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ALGERIA/ Fouad Allam: a country blocked by the trauma of the past civil war

May Mon 28, 2012

(Infophoto)  (Infophoto)

Political crisis for the Algerian parties that triumphed in the May 10 elections. Abdelaziz Belkhadem, the Secretary General of the National Liberation Front (FLN) and Ahmed Ouyahia, the Secretary General of the National Rally for Democracy (RND), have been accused by their own parties, who are asking for their resignations despite the crushing victory of their parties. In the current parliament, the FLN has 221 seats, and the RND has 70, compared with 47 for the Islamist Green Alliance. Ilsussidiario.net interviewed Khaled Fouad Allam, an Algerian intellectual who is a naturalized Italian, to ask him to comment on the current political phase of his country.

How did
the cracks in the parties that won the election come about?
An internal clash of political strategies is in progress to define the political strategies in the face of a country that is not changing. Belkhadem and Ouyahia have not been able to implement a review of Algerian policy, and this has ignited the fuse of the traditional struggle between factions within the political groupings. All of this in a very delicate context, with young people with a growing desire for change and political parties that are more or less paralyzed.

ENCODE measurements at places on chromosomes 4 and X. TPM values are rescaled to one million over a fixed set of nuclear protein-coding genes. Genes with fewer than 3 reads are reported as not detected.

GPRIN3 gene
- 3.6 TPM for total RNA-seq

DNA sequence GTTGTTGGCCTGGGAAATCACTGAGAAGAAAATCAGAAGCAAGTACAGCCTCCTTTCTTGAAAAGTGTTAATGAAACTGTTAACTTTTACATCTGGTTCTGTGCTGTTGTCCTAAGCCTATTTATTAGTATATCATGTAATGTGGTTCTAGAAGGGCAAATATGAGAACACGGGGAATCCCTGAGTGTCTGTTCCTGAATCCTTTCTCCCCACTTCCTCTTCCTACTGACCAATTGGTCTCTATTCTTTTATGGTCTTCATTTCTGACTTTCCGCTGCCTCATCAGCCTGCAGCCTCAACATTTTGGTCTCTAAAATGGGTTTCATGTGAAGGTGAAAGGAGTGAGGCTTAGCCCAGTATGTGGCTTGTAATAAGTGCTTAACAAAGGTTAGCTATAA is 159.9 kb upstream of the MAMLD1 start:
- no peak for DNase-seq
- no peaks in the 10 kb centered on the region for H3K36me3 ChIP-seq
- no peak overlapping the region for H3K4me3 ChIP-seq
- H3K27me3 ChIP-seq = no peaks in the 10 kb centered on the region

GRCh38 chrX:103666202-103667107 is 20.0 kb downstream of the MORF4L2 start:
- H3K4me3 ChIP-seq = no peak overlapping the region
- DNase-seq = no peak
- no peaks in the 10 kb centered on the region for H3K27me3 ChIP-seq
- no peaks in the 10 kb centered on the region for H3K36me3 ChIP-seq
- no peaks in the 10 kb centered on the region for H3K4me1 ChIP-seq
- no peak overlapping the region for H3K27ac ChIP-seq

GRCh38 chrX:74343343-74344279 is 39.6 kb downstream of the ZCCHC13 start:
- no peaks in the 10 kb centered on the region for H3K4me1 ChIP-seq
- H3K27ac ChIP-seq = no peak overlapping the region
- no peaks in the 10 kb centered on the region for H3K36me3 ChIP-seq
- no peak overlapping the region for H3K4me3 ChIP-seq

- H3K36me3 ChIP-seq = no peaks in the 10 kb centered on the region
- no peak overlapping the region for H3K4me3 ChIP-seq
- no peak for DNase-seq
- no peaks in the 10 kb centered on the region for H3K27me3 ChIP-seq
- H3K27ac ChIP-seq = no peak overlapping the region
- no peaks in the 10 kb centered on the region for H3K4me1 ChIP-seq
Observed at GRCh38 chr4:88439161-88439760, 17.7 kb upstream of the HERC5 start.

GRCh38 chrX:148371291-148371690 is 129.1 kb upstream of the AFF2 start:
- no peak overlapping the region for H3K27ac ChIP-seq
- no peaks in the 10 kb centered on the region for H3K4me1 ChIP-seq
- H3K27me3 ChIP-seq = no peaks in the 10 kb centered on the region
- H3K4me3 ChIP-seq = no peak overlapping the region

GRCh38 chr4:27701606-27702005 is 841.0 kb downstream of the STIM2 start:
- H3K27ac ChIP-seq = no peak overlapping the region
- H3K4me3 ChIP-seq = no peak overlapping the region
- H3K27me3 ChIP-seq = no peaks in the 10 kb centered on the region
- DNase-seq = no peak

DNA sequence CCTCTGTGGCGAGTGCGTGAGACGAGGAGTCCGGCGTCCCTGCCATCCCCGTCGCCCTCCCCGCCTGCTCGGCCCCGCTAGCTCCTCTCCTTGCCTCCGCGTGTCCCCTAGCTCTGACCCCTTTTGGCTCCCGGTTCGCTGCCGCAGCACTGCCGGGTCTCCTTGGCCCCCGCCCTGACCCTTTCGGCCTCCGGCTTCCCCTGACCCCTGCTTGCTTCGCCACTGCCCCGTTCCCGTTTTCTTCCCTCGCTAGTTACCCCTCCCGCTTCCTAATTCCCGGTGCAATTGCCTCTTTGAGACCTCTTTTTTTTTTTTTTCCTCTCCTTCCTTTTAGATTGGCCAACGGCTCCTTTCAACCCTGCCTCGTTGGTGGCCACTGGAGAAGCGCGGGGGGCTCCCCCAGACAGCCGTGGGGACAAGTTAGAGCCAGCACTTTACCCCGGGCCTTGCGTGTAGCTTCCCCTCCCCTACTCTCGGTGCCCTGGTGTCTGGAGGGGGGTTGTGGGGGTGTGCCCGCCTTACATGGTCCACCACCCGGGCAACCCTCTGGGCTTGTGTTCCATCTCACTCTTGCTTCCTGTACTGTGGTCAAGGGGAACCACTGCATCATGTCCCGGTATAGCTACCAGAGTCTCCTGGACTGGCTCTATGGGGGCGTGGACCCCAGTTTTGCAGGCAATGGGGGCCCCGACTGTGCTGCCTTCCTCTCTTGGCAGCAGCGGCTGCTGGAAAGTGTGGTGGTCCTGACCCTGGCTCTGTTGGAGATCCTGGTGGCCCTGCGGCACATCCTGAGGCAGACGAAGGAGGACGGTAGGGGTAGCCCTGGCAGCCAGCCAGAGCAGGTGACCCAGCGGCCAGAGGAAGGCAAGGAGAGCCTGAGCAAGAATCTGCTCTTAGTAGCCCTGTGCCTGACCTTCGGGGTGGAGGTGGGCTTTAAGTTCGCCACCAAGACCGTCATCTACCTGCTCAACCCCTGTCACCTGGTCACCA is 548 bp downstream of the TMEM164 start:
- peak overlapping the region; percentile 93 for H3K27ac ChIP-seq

Why have young
Algerians not found political expression in the parties?
A little like in Italy and other countries, Algerians in their twenties no longer recognize themselves in the traditional parties. This also explains the defeat of the religious parties, contrary to what is happening in other Arab countries, under the pressure of historical change. The Algerian civil war of the 1990s completely decanted the illusion that radical Islam is capable of representing the solution to all the problems of the country. Today there is a total asymmetry in the global political culture between a world that is completely changing and the parties that, in the way they organize themselves and define their political communication, are still very much of the twentieth century. In this way, they are no longer in tune with the world of bloggers, the Internet and a completely changed language.

Why
has Algeria not been touched by the Arab Spring?



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